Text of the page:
There is a market for fiction that does not come interrupted by commercials.

People, having gotten Netflix and a taste of commercial free TV, now take it for granted.

Theaters run commercials but not DURING movies. 

As a result of commercial-avoidance and the advent of vast diversity of entertainment sources (Game Machines, DVR, DVD, Roku, Apple TV, Amazon Video, Tivo, or just hooking your laptop to your TV), and a proliferation content providers (Indie Movies, Foreign Movies and TV with sub-titles, all the networks, and now Amazon, Hulu, and Netflix Originals (and many more launching Originals) -- there is no appreciable percentage of the 330 million Americans that watch any given Show or Movie.

In 1964 there were fewer than 200 million people in the USA.  The TV show The Fugitive pulled 78 million viewers.  Typical audience size for a TV show that was wildly successful was about 60 million.  In 2010, when the population had increased 30% or so, it was 42 million.

The Presidential Debates of 2016 pulled around 84 million, considered record viewership, but percentage wise of total US, not so impressive.

126 million, maybe a bit more, voted. 



So while our total population has been growing, viewership of any particular item has been shrinking percentage wise. 

Audiences have been fragmenting, and skipping or avoiding commercials.

The Democratic Party did not take that into account in 2016.  They did better at it in 2008 when they exploited online advertising -- but Trump used very little online advertising (if you don't count Twitter).  He posted YouTube videos on his campaign website, and some went viral.  Mostly his Tweets made TV News.

And there's the crux of the difference.  Commentators have repeatedly analyzed Trump's style as "dominating the news cycle" -- dominating being the operative word.

Remember I said above that he was in an astrological transit situation of massive POWER and unexpected growth.  He won by DOMINATING -- and what he dominated was the part of the world he understands best - the media, and branding.

Branding is a sub-set of advertising.  Trump branded each of his opponents in turn with a sobriquet -- and because the one or two word label accurately described the person, his sobriquet stuck. 

With ever more outrageous and unpredictable Twitter-storms and offhand remarks at rallies, Trump had the media focused on his every minute because (in competition with the other outlets) they had to have a camera trained on him every second in case he "said something."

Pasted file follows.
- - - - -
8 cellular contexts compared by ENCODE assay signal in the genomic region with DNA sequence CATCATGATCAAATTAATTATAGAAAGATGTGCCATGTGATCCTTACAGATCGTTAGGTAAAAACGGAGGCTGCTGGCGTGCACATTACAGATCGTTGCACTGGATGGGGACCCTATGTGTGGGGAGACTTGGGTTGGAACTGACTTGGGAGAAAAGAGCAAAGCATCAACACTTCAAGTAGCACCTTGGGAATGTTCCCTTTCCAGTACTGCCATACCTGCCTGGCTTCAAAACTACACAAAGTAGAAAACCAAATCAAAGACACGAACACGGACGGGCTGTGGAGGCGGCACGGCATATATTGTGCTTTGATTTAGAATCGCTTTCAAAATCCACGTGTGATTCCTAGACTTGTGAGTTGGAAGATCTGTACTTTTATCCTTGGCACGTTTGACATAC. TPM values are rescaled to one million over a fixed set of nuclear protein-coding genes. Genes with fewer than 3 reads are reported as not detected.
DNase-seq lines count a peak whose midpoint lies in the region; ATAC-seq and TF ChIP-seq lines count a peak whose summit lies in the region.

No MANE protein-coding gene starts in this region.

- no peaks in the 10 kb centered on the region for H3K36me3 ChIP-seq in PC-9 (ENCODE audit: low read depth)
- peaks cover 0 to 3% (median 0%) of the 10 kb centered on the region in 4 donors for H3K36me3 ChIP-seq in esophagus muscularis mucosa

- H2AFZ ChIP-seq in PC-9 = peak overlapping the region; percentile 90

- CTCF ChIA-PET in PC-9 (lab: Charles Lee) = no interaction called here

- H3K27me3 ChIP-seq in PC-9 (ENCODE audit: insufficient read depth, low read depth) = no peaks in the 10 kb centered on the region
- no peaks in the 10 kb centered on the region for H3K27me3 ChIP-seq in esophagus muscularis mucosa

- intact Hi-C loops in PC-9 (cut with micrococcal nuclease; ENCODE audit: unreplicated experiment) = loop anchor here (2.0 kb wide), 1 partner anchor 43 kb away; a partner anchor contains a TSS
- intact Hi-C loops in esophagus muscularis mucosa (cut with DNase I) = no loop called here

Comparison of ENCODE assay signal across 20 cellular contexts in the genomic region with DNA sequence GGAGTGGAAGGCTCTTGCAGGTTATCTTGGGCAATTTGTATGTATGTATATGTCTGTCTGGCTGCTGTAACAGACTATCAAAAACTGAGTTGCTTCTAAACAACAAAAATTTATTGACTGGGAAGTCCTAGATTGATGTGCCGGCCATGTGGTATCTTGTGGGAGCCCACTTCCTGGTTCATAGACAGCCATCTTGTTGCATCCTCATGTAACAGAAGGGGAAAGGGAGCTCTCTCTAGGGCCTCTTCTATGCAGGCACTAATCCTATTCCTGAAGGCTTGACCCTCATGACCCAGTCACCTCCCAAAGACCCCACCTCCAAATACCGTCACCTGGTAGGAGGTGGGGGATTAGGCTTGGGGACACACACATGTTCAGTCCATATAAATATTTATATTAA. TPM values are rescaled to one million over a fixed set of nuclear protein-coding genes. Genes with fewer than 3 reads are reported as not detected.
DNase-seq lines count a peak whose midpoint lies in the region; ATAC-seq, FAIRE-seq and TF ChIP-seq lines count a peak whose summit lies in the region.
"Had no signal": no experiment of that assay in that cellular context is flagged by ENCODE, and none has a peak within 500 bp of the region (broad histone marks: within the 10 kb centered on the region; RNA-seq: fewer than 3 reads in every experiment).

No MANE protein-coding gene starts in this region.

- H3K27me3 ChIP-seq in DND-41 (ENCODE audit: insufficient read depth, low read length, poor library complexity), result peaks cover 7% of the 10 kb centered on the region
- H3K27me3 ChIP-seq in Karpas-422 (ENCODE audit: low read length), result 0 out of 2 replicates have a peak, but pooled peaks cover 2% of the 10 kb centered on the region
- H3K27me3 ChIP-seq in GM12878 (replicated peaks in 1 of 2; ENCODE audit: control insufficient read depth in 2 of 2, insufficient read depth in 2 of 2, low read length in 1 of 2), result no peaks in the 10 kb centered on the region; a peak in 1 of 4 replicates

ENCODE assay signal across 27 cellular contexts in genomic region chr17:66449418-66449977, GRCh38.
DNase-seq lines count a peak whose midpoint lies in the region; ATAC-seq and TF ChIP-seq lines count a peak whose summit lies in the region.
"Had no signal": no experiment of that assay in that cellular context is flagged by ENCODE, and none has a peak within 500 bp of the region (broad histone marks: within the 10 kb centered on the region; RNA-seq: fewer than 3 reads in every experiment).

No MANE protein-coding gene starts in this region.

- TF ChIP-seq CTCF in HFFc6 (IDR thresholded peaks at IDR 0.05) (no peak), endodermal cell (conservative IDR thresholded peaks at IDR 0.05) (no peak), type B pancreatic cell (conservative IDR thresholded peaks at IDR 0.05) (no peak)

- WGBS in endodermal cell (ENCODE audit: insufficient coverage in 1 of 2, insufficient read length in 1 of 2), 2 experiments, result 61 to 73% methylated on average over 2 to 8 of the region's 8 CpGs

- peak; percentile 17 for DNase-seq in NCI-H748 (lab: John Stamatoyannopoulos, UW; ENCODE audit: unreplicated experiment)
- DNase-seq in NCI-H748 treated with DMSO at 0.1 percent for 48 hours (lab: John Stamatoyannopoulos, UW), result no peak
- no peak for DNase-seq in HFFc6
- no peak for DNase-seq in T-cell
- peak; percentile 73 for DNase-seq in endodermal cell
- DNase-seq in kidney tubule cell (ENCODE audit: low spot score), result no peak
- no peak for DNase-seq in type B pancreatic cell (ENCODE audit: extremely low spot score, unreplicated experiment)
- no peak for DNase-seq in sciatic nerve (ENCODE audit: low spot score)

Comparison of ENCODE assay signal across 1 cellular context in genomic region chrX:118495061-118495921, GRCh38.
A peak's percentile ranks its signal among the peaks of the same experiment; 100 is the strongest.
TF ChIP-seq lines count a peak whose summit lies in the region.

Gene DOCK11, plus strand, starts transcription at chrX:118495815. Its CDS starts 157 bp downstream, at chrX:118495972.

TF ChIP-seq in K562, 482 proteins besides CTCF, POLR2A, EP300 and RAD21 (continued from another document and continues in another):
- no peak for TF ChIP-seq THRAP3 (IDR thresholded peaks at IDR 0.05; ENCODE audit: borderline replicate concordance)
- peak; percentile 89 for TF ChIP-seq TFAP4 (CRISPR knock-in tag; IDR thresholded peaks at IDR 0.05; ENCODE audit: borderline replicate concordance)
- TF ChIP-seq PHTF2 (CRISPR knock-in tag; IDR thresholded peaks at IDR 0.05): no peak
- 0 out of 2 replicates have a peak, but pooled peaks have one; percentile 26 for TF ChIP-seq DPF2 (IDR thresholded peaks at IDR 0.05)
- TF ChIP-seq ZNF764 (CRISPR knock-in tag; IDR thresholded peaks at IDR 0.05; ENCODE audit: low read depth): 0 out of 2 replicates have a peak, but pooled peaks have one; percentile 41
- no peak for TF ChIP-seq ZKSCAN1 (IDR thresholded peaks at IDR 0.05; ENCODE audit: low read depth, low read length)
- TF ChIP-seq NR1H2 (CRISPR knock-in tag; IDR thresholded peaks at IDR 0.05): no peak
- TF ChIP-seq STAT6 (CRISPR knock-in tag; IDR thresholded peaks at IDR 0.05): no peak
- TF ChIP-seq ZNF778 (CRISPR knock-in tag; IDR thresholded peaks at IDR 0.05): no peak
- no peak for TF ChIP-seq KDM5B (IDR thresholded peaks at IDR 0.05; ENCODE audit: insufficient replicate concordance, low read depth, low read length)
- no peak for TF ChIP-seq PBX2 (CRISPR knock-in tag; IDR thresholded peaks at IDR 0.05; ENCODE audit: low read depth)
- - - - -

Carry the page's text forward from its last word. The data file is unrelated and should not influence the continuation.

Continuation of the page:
Unpredictable and Dominant -- all in the Natal Chart and Transits in effect during this time.  His disastrous mistakes were also highlighted in the astrology. 

Hillary Clinton could not match him for outrageous -- even her biggest controversies did not dominate the news cycle as much as Trump's commentary on her controversies did.

Why did Trump do that?  Because he saw his audience, and showed that audience a potential future (just as any Romance writer shows readers the potential Happily Ever After, leaving out the sleepless nights and smelly diaper changes.)

The 2016 Election has become notorious for being a low-turnout election, just over 50% of the voting age population voted, and made the decision for all the rest.

Again, though there are a third more people than in the 1960's in the USA, the number of people who know any one, given, thing about current events is smaller.

We are a fragmented society. 

Hillary Clinton tried to Unite this society using expensive mass marketing techniques  -- Donald Trump assessed the fragmentation and used it to his advantage using targeted marketing techniques (techniques that are still being invented and perfected.)

In other words, Trump played to his future audience as well as the present one.  He created a "classic" with his Election Campaign, a unique work of art that probably will never be copied.

So, what you as a fiction writer can learn from studying Donald Trump, is pragmatic marketing.

It wasn't Hillary Clinton's messaging that failed, but her assumption about the uniformity of America.  Trump and Clinton are of the same generation - he saw the change, she didn't.  We are a fragmented culture and each fragment has its unique taste.  No single medium reaches all the fragments.  As we have splintered over a century of technological change, so also will we unite over the next century.  Write for the audience of 2100, a united audience, but take into account that your current audience is an isolated fragment. 

Will one of the current fragments obliterate all the others, leaving only one fragment to dominate?  Or will all the fragments drop their unique signature brands, and unite via what they all have in common? 

Study how the 1800's and the Dime Novel turned into the 1900's and 300 Cable Channels, all with 24 hour programming.  Reverse that trend using the futurology we've been studying.

Take an Ideal Future -- such as Happily Ever After or Love Conquers All, the core themes of Romance Genre -- and sell it to the fragment of the current market that is hungry for it.

 So Kraith was written in a time when the TV audience was more unified, and still hits today's audience that is almost as fragmented as the world was before the Printing Press -- only today we have instant world wide communications (with Google Translate and subtitles!).  Nobody was predicting this social shift.  Will you predict the next swing of the pendulum?

If you guess correctly, work with a specific fragment of your audience, and that specific fragment's Brand becomes the Uniting Element among all our fragments -- then your fiction will be read a hundred years from now, and people will wonder how come it wasn't more popular back when.

Jacqueline Lichtenberg